Category: Economics for Business: 8e Ch 29

The European Central Bank has its tenth anniversary this year and the year is shaping up to be one of the toughest of the last decade in terms of economic management. While the Eurozone has generally withstood the global credit crisis very well, there are some possible problems emerging and the ECB will have to manage interest rates carefully to cater for the conflicting demands from economies at different stages of the business cycle.

If the Eurozone is on fire, will the ECB get burnt? Observer (1/6/08)
More testing times ahead as the euro turns ten Times Online (26/5/08)
Euro growth better than expected BBC News Online (15/5/08)

Questions

1. Explain the role of the European Central Bank (ECB).
2. Assess the difficulties faced by the ECB in setting interest rates for the whole Eurozone.
3. Discuss the extent to which the economic performance of stronger countries in the Eurozone will be constrained by weaker-performing economies.

Russia has been growing rapidly. Average earnings have recently been growing at 20% a year and consumption growth has not been far behind this. Moscow apparently has more ‘6-series BMWs’ than any other city in the world. With Vladimir Putin now the prime minister he has promised to rein in inflation and boost social spending on housing and infrastructure. So what are the prospects for Russia in the next decade?

Russia: giant of a new economic world order Observer (25/05/08)
Vladimir Putin pledges to transform economy of Russia into a world leader Times Online (9/05/08)
Putin in 2020 pledge on economy BBC News Online (8/05/08)

Questions

1. Assess the recent economic performance of the Russian economy.
2. Examine the importance of oil to the Russian economy. What can the Russian government do to reduce the dependence on oil revenues?
3. Discuss the importance of infrastructure and spending on other social capital for the development of the Russian economy.

The Governor of the Bank of England, Mervyn King, recently talked about the end of the ‘nice’ decade. He was not using this in its normal sense, but was taking about a ‘non-inflationary, consistently expansionary’ decade of economic growth. Economists and journalists have been busy suggesting other acronyms for the situation that we face now including VILE (‘volatile inflation, less expansionary’) and the less generous CRAP (close to recession, absent a policy’). So are we facing a new more inflationary and less stable period of economic development? Is the ‘nice’ period really over?

Recession alert as Brown fights back Guardian (15/5/08)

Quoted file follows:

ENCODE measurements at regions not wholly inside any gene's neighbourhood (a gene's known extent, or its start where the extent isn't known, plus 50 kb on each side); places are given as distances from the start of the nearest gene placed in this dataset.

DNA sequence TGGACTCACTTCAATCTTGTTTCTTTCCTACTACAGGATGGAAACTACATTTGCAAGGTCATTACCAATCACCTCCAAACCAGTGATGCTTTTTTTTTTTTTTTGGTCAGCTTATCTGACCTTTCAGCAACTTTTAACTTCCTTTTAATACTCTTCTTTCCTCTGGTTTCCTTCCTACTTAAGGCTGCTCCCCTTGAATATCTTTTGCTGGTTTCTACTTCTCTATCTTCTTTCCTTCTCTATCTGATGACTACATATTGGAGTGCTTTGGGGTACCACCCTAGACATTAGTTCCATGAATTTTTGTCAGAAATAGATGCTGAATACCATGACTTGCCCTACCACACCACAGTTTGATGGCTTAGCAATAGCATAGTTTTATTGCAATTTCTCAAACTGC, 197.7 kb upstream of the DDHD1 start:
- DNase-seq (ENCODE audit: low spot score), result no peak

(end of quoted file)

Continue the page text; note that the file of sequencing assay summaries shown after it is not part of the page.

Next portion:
‘It’s things outside the Bank’s control that are going up’ Guardian (14/5/08) (Podcast)
Nasty truth behind those nice headlines Times Online (19/5/08)
Inflation prospects will make a master letter writer out of Mervyn King Times Online (13/5/08)
Which way from the edge of the abyss? Guardian (25/4/08)

Questions

1. Explain the main factors that have led to the past decade being a ‘NICE’ one.
2. Assess the extent to which we are moving into a ‘VILE’ period .
3. Evaluate two policies that the government could adopt to try to avoid the UK economy moving into a VILE period.

The Phillips Machine may, in this era of super-computers modelling the economy, appear an outdated artefact. However, when it was first unveiled at the London School of Economics in 1949 it caused a sensation. The Phillips Machine is a model of the economy which uses water, pumps, valves and, in the case of the original, an electric motor scavenged from the windscreen wiper of a Lancaster bomber. For some photos of a Phillips Machine at the Science Museum, follow the links below:

Phillip’s Economic Computer (1949)
Enginuity article (Cambridge Engineering Department)

The computer model that once explained the British economy Guardian (8/5/08)
The computer model that once explained the British economy Guardian (8/5/08) (Cartoon)

Questions

1. Explain what is meant by the term ‘economic model’.
2. What were the limitations of the Phillips machine? Assess whether the Phillips machine could be of value to modern economists.
3. Discuss the value of economic models to policy makers when formulating economic policy.

The prospect of a severe recession in America has inevitably drawn parallels in the media with the Great Depression of 1929. The parallel may not be entirely appropriate in terms of scale and severity, but what lessons are there that can be learnt from the Great Depression?

Credit crunch: risk-taking
Times Online (23/3/08)
America gets depressed by thoughts of 1929 revisited Times Online (23/3/08)
Lessons learnt from Great Depression Times Online (25/3/08)

Questions

1. Explain the principal causes of the Great Depression of the 1930s.
2. Assess the parallels between the current economic situation in America and the situation preceding the Great Depression in 1929.
3. Discuss the extent to which the recent loosening of monetary and fiscal policy in America will help reduce the likelihood of recession.